Ron Fournier's most recent column about the immigration debate and Mo Brooks' 'War on Whites' comment is an elegant illustration of what's wrong with The Village.
Here it is, right out of the gate:
First, two facts for the record: I am white (not that it should matter), and I am not a Democrat (nor am I a Republican). Like most Americans, I am disgusted with both major parties for reasons that the immigration debate—and Brooks's baffling remarks—underscore.
I cannot possibly rant in a manner worthy of Driftglass, but I did feel it necessary to point out some basic facts to Mr. Fournier, and so I did. On Twitter.
That sparked a three-tweet defense of his position, with the last tweet being a casual dismissal of anything I said as choosing not to 'hear it.'
That right there is the problem. Not 'both sides.' The problem here is that once a Villager has made up their mind that it's 'both sides,' no one else can introduce a fact-based point of view to counter it.
Both sides did not shut down the government.
Both sides did not sit on every initiative to create jobs in this country.
Both sides did not drive the country to the brink of debt default.
Both sides did not kill immigration reform.
Both sides did not block common sense gun safety laws.
Both sides did not deny climate change science.
Both sides did not kill the DREAM Act.
Both sides did not do that. One side did that. Just. one. side. The one that doesn't put a (D) beside their name. One side.
We all know which side did that. Why doesn't Fournier? Is the 'both sides' thing a choice or is it a mandate for all Village pundits?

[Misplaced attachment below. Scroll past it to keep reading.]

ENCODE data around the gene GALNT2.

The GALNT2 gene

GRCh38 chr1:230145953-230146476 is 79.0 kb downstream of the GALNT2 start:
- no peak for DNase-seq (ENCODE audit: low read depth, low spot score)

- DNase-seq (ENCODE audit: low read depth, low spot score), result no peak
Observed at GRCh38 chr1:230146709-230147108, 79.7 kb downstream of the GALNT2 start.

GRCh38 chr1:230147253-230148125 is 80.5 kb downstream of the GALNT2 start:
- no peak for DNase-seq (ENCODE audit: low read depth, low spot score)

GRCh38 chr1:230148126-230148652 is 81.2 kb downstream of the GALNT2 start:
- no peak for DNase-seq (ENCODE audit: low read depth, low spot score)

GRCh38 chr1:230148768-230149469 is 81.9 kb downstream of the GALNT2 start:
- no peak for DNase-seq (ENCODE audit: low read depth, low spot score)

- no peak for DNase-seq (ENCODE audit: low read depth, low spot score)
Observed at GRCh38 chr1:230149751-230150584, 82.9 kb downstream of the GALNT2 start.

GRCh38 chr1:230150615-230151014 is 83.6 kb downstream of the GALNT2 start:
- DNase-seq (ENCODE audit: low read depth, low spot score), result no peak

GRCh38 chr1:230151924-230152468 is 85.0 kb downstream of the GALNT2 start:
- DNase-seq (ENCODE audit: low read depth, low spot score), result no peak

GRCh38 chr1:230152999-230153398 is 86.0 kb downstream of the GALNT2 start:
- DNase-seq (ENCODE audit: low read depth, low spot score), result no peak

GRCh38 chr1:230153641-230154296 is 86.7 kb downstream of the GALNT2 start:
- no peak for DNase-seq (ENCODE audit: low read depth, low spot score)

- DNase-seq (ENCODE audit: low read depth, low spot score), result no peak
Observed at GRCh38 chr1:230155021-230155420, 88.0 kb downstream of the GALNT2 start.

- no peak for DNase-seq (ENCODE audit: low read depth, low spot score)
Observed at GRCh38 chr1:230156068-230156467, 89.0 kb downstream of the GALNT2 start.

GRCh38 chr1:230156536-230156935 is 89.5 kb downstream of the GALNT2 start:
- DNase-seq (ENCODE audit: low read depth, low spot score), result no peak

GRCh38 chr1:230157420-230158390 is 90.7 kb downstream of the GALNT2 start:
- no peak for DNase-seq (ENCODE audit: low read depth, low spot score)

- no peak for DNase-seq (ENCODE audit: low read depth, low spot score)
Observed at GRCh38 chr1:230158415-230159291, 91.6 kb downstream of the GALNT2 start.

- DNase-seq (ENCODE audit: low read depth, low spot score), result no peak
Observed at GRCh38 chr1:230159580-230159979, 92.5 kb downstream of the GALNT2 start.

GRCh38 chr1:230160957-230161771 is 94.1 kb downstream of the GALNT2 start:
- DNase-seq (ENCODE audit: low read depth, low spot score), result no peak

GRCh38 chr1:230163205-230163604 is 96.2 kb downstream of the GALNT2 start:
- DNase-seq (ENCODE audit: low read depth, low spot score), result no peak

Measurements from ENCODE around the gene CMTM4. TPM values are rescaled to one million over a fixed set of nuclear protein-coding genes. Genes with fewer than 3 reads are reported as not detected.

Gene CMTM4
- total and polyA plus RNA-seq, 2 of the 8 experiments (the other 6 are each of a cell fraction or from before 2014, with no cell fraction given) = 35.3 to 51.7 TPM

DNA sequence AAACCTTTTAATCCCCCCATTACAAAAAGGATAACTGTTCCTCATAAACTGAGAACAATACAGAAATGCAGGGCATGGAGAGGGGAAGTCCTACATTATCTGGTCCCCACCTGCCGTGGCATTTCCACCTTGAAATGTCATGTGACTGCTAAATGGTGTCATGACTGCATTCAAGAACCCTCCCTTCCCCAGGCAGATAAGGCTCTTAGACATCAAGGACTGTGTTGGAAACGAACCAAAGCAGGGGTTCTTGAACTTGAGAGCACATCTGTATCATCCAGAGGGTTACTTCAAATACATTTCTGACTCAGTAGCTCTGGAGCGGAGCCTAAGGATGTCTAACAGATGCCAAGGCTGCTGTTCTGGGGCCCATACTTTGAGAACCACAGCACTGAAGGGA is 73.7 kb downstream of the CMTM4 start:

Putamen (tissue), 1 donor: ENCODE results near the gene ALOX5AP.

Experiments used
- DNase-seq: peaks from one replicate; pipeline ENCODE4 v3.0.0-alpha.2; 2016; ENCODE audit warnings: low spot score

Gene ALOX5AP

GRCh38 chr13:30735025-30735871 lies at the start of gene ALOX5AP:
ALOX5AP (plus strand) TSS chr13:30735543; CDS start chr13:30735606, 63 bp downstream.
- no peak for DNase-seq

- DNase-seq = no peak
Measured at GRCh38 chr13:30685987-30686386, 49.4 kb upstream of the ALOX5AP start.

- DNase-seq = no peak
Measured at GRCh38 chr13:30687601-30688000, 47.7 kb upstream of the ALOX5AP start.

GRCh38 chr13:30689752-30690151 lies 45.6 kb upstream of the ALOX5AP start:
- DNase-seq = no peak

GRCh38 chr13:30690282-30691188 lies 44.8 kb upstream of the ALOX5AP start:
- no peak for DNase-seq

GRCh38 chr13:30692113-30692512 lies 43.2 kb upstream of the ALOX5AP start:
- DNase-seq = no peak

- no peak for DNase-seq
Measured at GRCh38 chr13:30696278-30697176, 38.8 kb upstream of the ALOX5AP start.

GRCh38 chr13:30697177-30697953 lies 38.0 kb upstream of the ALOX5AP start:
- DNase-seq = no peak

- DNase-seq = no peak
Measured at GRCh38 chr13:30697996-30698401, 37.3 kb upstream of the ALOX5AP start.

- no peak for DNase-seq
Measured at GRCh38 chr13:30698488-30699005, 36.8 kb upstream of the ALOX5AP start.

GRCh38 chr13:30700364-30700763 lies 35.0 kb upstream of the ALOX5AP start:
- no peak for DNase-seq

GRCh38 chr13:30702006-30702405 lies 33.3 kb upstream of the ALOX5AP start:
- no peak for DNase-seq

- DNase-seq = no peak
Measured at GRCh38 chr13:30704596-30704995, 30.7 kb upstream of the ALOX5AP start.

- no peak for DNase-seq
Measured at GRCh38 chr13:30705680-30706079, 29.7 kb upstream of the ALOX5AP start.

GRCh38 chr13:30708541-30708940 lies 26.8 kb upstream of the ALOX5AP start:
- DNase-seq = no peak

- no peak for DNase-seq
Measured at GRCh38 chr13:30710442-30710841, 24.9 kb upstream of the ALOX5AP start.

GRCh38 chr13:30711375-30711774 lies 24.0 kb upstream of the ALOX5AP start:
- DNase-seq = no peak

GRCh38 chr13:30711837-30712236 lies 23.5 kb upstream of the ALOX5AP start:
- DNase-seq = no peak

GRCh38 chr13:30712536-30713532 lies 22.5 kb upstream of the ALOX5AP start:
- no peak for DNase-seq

Then there is this observation by Mr. Both Sides, referring to his Sunday show appearance last week on Fox News Sunday:
After some back and forth, I added, "The president had a chance to have immigration reform in 2010 [and 2009]. His party passed on it. They wanted the issue."
I guess he took his talking points from Rep. Marino, but The Google is an amazing thing.
For example, Google tells us that Rep. Gutierrez introduced Comprehensive Immigration Reform in the 111th Congress on December 15, 2009.
That was, by the way, in the middle of the House debate over the Affordable Care Act, passage of the stimulus bill, Dodd-Frank debates, and more. In December, 2010 the House passed the DREAM Act and sent it to the Senate, where it was filibustered into sure death, despite a few Republicans joining Democrats. But still, it was 'both sides,' right?
Tell me more about how Democrats shied away from the immigration debate again, please? I realize they were a little bit busy that year, but somehow they managed to get something done.
And then Republicans assumed control of the House. And lo, for four years it has been nothing but obstruction. Obstruct everything, do absolutely nothing.
But for Fournier, it's both sides, and because it's both sides, he thinks this is a good idea, as does his pal Chuck Todd:
Why is it so difficult to explain to the people who are so deeply dissatisfied with government that it's NOT both sides, Ron? Why not actually put some facts in front of them instead of playing the "blow up the government" card?
This is the problem, right here. Instead of pretending you're Amazon or Apple, why not tell people the truth about what those in power are NOT doing?
The days of 'both sides' are long over. Start saying so.